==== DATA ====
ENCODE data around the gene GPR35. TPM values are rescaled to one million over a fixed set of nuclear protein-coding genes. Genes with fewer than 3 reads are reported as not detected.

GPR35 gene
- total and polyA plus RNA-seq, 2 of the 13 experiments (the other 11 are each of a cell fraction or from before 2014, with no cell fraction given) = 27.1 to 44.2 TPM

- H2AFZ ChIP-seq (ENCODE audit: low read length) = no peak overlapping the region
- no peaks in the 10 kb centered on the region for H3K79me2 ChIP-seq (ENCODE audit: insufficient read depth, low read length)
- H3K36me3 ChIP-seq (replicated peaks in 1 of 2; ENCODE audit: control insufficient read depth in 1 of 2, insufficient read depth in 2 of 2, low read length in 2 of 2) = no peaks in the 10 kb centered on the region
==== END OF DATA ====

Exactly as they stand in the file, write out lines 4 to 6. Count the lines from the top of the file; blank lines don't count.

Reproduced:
- H2AFZ ChIP-seq (ENCODE audit: low read length) = no peak overlapping the region
- no peaks in the 10 kb centered on the region for H3K79me2 ChIP-seq (ENCODE audit: insufficient read depth, low read length)
- H3K36me3 ChIP-seq (replicated peaks in 1 of 2; ENCODE audit: control insufficient read depth in 1 of 2, insufficient read depth in 2 of 2, low read length in 2 of 2) = no peaks in the 10 kb centered on the region